The Cases Of Cholera Have Reached A Record Number In Yemen

The Cases Of Cholera Have Reached A Record Number In Yemen

2017 has not been a good year for the Yemeni. More than half a million have been infected with cholera, a deadly water-borne disease.

The World Health Organization describes the delicate situation

The total numbers of suspected cases exceeds 500,000 thousand and of those over 2,000 people have died since the epidemic outbreak. These numbers have been presented by the World Health Organization (WHO) as a warning and also to ask for international help. They also explained that over 5,000 cases per day are discovered.

Cholera and hygiene

The Cholera disease is caused by the bacterium Vibrio cholera and it starts as an infection of the small intestine. Due to the precarious sanitary and hygienic conditions in Yemen, an underdeveloped country thorn already by war, the disease has the perfect conditions for a rapid spread. WHO also declared that over 30,000 health providers have not received salaries for over a year and this is also influencing the conditions of the health system.

International Organizations ask for help

WHO’s Director-General, Dr. Tedros Adhanom Ghebreyesus declared that the situation is desperate and that health workers have to operate in precarious and overwhelming conditions. They do not have enough water or medicine supplies.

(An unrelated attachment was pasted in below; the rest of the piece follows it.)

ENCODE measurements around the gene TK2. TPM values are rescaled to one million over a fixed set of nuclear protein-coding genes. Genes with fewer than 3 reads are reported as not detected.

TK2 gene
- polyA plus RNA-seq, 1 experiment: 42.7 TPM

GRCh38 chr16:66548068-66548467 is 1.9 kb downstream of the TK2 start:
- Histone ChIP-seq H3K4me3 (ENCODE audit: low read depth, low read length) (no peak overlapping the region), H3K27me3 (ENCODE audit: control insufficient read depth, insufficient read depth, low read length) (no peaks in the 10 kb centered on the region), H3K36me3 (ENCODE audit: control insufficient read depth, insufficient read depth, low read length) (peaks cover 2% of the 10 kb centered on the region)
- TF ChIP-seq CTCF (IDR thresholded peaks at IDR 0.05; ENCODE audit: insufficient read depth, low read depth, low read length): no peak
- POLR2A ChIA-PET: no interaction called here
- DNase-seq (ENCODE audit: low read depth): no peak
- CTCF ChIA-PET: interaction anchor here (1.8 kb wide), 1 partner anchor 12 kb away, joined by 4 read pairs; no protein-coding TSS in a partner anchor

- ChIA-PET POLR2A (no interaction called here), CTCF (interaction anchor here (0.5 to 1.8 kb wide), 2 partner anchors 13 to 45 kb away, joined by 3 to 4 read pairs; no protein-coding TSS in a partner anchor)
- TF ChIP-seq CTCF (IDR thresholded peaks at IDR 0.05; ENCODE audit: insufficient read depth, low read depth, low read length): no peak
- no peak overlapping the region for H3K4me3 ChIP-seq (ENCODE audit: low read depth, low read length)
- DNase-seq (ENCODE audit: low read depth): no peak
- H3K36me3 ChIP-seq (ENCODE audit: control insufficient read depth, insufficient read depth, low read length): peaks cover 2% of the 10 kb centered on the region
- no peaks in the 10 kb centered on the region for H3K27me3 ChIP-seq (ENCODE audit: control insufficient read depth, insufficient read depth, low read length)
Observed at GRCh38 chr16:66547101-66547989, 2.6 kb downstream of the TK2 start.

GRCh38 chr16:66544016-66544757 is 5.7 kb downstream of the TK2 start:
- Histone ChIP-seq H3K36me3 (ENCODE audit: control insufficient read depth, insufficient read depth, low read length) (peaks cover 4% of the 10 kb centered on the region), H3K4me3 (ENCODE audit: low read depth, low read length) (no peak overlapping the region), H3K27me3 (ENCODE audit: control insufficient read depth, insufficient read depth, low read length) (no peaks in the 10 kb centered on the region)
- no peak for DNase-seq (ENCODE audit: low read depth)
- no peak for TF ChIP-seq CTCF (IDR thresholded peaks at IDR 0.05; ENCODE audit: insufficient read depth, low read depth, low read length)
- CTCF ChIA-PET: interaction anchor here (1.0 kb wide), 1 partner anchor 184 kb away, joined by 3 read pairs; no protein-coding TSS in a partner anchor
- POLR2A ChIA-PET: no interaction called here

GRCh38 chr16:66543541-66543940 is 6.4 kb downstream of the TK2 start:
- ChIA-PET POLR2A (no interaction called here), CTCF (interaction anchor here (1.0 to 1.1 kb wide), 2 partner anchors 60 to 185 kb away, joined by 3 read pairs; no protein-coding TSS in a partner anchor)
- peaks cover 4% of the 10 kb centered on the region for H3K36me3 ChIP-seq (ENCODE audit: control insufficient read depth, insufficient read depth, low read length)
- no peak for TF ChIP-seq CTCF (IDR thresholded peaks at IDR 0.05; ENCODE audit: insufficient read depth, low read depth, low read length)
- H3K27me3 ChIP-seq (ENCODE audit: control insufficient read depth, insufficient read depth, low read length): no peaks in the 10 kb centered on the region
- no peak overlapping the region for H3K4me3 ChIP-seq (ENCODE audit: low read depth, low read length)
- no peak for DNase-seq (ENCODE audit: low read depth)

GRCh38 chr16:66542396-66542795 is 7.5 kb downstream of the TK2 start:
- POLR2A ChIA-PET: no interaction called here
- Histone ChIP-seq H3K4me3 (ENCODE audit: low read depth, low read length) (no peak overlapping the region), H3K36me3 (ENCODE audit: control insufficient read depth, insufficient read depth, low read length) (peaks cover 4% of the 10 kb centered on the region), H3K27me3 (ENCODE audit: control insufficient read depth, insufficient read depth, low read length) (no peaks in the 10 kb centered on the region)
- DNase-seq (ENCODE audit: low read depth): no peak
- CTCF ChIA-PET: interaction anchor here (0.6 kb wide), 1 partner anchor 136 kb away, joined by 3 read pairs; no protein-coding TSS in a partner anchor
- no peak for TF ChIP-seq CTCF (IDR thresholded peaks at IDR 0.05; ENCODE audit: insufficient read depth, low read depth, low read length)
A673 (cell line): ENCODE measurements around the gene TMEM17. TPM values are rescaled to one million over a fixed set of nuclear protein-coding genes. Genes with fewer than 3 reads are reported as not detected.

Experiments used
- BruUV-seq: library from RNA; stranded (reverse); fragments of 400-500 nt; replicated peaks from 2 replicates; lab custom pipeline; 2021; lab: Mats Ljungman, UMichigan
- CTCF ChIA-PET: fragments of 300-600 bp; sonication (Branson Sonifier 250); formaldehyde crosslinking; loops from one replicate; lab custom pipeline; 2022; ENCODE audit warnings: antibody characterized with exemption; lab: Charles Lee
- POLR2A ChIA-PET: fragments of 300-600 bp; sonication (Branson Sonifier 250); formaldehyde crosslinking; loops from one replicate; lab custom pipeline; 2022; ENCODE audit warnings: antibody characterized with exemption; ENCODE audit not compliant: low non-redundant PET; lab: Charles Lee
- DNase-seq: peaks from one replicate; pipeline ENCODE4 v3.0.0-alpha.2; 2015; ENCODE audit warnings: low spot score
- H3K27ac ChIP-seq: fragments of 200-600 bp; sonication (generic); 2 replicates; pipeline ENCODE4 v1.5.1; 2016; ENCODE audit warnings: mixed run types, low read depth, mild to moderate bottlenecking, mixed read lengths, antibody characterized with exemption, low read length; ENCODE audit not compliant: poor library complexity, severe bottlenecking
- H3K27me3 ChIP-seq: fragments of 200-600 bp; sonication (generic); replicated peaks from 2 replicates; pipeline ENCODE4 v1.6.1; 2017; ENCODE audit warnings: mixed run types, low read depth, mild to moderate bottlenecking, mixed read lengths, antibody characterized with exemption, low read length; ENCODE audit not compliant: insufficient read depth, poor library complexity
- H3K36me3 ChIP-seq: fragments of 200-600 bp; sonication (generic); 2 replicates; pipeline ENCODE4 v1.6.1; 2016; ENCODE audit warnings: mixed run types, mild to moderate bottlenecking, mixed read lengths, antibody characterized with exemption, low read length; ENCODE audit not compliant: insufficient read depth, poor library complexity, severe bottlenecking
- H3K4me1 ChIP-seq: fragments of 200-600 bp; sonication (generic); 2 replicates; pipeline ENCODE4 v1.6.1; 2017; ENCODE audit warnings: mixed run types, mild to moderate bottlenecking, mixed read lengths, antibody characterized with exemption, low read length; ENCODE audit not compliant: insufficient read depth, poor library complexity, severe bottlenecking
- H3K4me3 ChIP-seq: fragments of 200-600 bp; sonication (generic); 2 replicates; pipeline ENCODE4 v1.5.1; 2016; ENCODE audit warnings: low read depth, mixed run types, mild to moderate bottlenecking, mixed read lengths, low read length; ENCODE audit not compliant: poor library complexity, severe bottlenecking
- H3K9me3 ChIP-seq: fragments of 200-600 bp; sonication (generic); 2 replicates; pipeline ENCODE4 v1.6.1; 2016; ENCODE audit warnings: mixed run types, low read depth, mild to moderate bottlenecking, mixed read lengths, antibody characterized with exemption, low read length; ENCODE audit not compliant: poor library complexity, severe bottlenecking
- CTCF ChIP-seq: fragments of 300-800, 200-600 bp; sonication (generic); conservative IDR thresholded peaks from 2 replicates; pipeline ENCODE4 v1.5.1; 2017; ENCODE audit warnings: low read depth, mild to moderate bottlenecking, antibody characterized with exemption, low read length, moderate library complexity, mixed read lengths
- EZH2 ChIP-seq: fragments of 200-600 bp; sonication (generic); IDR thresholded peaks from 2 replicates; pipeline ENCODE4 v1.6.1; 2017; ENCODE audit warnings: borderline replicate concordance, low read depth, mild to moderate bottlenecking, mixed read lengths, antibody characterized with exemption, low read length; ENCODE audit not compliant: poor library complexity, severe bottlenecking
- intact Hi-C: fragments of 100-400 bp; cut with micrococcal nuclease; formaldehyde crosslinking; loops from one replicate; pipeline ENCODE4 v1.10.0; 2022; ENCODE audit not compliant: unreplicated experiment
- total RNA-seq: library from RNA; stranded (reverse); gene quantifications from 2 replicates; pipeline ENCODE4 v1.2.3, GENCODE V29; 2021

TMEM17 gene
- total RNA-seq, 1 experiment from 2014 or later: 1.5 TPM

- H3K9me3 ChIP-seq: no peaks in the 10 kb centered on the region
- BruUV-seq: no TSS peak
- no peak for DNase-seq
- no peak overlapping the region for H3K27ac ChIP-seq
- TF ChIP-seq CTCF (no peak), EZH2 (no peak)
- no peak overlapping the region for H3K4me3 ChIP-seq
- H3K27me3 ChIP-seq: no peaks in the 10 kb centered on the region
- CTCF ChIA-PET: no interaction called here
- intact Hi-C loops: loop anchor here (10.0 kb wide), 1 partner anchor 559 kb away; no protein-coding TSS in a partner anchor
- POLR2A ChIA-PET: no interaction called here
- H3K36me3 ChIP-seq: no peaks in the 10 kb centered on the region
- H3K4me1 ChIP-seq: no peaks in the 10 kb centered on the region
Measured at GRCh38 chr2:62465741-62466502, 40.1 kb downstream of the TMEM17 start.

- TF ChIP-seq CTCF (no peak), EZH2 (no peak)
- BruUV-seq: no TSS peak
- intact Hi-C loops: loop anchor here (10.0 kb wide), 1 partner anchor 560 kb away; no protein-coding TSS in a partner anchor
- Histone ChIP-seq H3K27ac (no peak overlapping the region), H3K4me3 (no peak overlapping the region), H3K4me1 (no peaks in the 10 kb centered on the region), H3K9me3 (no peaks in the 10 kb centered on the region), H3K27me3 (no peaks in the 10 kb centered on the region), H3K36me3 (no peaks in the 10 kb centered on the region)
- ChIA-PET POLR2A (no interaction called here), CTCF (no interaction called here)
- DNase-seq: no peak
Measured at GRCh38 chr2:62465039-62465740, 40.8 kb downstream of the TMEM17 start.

The head of advocacy of Oxfam, Katy Wright has made a desperate call to the international community to help the country surpass its political crisis and to put an end to the financial and military backing.

She explained that the epidemic is a man-made disaster due to bad international and national politics. She pleads with the international community to stop the outbreak by sending aid and provisions. Wright also blames the U.S and the U.K and accuses these countries of backing the war by sending military support and selling arms. One thing is for sure, the people of Yemen are the ones to suffer the consequences.


Anna is an avid blogger with an educational background in medicine and mental health. She is a generalist with many other interests including nutrition, women's health, astronomy and photography. In her free time from work and writing, Anna enjoys nature walks, reading, and listening to jazz and classical music.

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